Senator apologizes for fleeing crash
Galluccio won’t detail latest citation
CAMBRIDGE - State Senator Anthony D. Galluccio apologized yesterday for rear-ending a family of four on Sunday afternoon and fleeing the scene, an accident that left one person with minor injuries, a Cambridge neighborhood shaken by his actions, and questions about what prompted his lapses behind the wheel.
It is the latest chapter in Galluccio’s checkered driving history: The 42-year-old senator has had repeated problems, including at least two previous accidents involving alcohol. In an interview yesterday, Galluccio refused to say whether he had been drinking alcohol before Sunday’s incident.
The Cambridge Democrat hit the family’s car with enough force that he left an imprint of his license plate on their van, which helped police track and cite him Monday with leaving the scene of an accident.
“It was very poor judgment and I have to accept responsibility for it,’’ Galluccio, a former Cambridge mayor and city councilor, said in a 9-minute interview at his State House office.
Galluccio declined to answer numerous questions, however. He refused to say, for example, where he was coming from or where he was going.
The incident is yet another example of a Massachusetts politician in trouble with the law. Galluccio said he did not plan to resign his seat or step down from his prominent post as Senate chairman of the Joint Committee on Higher Education.
“I’m here today to do my job, and that’s what I plan on continuing to do,’’ said Galluccio.
“There are no excuses for it,’’ he said. “I’m embarrassed. I’m facing that.’’
A citation was issued to Galluccio for leaving the scene after causing property damage and personal injury. If he is found to have left the scene, he could have his driver’s license revoked for 60 days, said Ann Dufresne, a spokeswoman for the Registry of Motor Vehicles.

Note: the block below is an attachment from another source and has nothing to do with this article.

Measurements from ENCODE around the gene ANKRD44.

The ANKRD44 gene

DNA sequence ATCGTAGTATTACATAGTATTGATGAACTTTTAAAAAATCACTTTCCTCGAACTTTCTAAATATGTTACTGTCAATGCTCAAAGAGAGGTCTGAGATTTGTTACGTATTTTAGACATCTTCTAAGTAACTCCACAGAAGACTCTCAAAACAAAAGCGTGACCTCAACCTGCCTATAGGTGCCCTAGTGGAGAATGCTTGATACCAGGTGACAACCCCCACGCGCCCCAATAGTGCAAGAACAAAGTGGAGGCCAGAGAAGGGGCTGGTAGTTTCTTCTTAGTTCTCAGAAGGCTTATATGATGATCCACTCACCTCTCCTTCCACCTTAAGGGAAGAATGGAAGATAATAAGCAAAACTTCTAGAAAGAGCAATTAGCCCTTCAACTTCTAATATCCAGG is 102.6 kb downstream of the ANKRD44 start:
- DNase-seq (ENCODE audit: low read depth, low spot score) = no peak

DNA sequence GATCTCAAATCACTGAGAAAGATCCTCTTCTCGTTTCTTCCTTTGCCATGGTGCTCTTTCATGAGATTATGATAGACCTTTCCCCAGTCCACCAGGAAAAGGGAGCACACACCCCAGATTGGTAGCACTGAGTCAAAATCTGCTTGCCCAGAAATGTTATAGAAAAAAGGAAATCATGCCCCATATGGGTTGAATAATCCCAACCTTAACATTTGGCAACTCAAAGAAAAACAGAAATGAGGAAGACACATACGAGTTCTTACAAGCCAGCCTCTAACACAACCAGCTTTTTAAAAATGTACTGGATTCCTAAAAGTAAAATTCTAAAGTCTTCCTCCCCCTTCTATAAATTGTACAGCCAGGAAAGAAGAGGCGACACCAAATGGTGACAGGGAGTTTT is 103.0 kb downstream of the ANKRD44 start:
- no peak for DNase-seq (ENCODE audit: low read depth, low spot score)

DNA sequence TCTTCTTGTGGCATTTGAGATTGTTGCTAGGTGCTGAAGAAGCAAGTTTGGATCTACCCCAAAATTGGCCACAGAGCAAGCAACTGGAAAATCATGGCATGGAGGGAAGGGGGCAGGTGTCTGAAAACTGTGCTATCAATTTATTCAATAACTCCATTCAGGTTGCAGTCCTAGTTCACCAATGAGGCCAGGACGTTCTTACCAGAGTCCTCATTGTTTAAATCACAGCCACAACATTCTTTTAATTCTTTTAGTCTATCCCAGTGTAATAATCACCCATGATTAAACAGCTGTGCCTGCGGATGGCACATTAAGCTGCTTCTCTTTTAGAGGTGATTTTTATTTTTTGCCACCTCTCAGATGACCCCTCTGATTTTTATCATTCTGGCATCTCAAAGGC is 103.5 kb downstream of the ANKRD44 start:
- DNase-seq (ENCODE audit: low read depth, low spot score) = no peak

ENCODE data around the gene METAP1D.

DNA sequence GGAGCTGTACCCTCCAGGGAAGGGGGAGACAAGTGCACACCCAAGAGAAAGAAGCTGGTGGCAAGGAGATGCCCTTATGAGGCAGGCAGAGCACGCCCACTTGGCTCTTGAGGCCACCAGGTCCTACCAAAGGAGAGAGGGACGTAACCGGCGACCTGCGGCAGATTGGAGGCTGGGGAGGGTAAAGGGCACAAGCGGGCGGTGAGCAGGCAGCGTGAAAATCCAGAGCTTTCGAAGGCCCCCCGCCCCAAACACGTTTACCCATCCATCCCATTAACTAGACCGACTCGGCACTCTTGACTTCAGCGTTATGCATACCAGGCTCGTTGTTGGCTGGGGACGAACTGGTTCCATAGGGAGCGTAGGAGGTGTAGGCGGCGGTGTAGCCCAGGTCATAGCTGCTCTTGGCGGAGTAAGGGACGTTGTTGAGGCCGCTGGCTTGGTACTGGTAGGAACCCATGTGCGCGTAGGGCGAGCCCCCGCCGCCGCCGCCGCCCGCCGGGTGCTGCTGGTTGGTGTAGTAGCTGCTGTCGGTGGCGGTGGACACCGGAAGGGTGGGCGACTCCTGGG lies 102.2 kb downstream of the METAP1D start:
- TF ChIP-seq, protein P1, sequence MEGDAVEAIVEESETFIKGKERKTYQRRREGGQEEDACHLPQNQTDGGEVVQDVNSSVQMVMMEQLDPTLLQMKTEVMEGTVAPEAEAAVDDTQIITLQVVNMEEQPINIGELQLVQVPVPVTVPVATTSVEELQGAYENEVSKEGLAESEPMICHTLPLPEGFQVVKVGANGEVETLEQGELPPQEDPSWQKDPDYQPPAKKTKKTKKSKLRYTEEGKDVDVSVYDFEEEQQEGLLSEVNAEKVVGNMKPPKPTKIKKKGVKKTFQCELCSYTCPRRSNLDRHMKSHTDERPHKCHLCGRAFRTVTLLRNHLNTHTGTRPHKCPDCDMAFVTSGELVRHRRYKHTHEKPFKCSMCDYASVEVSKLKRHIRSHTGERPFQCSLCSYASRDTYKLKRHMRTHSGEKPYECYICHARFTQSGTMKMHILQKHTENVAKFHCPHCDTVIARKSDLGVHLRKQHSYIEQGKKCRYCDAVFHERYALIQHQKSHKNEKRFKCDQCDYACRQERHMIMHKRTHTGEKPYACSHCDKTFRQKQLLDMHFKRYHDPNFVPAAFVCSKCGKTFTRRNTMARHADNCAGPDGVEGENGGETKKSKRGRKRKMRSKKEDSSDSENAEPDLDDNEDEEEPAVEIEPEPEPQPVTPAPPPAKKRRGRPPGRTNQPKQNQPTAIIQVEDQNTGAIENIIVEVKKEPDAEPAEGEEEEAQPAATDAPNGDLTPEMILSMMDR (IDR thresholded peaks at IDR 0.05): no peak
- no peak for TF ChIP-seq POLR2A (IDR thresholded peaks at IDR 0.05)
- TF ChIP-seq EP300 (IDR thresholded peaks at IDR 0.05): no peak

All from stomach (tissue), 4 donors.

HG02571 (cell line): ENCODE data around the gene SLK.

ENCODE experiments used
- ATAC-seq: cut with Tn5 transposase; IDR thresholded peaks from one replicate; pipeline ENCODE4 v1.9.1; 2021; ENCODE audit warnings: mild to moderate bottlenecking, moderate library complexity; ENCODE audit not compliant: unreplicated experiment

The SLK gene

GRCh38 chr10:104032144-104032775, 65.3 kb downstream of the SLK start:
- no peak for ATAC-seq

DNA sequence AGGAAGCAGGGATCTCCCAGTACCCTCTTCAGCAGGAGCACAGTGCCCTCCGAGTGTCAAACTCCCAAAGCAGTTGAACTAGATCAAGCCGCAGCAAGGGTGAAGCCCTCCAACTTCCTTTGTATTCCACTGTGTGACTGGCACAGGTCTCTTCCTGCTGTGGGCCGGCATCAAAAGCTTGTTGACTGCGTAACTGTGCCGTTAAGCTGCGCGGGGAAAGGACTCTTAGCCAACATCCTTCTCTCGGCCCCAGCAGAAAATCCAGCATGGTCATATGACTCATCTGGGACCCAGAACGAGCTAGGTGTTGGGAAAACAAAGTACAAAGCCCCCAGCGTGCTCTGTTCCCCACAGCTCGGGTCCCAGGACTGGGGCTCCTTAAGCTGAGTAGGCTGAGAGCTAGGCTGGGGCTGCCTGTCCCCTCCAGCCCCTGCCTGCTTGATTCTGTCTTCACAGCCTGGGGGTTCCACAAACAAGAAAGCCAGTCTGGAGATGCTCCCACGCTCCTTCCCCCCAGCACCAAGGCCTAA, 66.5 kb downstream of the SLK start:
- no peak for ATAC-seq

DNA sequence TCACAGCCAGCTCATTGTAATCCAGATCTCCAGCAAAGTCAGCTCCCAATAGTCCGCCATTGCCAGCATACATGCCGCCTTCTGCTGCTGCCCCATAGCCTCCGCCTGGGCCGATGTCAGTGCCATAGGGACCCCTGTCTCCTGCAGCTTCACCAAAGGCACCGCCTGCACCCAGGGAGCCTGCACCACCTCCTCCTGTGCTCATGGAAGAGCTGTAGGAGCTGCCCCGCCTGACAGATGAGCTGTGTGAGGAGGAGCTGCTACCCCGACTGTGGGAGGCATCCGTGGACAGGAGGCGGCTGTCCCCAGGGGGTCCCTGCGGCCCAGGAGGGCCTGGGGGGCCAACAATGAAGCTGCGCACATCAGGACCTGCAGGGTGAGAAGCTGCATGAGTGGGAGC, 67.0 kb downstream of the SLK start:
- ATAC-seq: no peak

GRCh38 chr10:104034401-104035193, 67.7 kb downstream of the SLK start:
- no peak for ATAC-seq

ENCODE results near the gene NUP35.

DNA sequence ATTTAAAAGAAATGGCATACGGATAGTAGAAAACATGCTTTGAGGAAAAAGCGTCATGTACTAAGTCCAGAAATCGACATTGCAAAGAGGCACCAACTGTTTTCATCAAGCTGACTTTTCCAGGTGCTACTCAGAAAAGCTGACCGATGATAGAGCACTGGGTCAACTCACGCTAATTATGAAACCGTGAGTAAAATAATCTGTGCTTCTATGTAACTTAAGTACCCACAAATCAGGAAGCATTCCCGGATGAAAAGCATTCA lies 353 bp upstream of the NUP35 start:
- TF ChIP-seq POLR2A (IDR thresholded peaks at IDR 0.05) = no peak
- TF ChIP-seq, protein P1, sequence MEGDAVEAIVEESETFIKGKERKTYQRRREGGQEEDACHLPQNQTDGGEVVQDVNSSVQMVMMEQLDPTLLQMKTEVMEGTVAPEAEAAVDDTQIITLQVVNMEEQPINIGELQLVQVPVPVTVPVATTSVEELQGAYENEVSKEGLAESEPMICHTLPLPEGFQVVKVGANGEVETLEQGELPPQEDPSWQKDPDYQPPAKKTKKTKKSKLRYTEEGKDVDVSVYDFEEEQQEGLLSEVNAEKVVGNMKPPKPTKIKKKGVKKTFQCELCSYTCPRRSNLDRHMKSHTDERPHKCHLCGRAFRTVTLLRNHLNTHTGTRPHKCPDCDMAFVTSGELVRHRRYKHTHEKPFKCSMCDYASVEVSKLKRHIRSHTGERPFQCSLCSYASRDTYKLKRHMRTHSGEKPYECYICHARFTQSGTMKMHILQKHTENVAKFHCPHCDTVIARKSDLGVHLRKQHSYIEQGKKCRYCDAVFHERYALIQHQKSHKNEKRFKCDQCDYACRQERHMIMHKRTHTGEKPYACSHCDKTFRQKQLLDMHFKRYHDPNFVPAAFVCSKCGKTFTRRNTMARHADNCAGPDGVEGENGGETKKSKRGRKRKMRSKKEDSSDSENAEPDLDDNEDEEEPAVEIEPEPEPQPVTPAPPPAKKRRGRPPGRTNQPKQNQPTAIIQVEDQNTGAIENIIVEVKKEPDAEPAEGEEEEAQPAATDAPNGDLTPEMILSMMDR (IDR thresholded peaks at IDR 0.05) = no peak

A Middlesex County clerk could decide to send the case to prosecutors for criminal prosecution. If Galluccio were found guilty of leaving the scene, he could receive a sentence of six months to two years in jail and a fine of $500 to $1,000, according to state law.
The accident happened late Sunday afternoon when a 46-year-old motorist, with his wife, two children, and dog in their van, stopped at a light on Garden Street in Cambridge, just north of Harvard Square. The father was waiting, with his turn signal on, to make a left onto Linnaean Street. Before he could make the turn, Galluccio’s black Infiniti FX SUV smashed into the back of the van, according to a police report.
Galluccio said in the interview yesterday that he had been attempting to drive around the car.
Just after Galluccio rear-ended the van, he tried to slip away by turning quickly into the driveway of the Harvard Dance Center, according to police and a witness to the accident.
The witness, Kathryn Carr, a 35-year-old midwife who lives nearby, was walking back from a park with her husband and toddler when she saw Galluccio strike the family’s van and leave.
Carr said she assumed that Galluccio was looking for a place to park to exchange information but that he never came back.
“I was in disbelief,’’ she said. “You just can’t believe someone would leave the scene.’’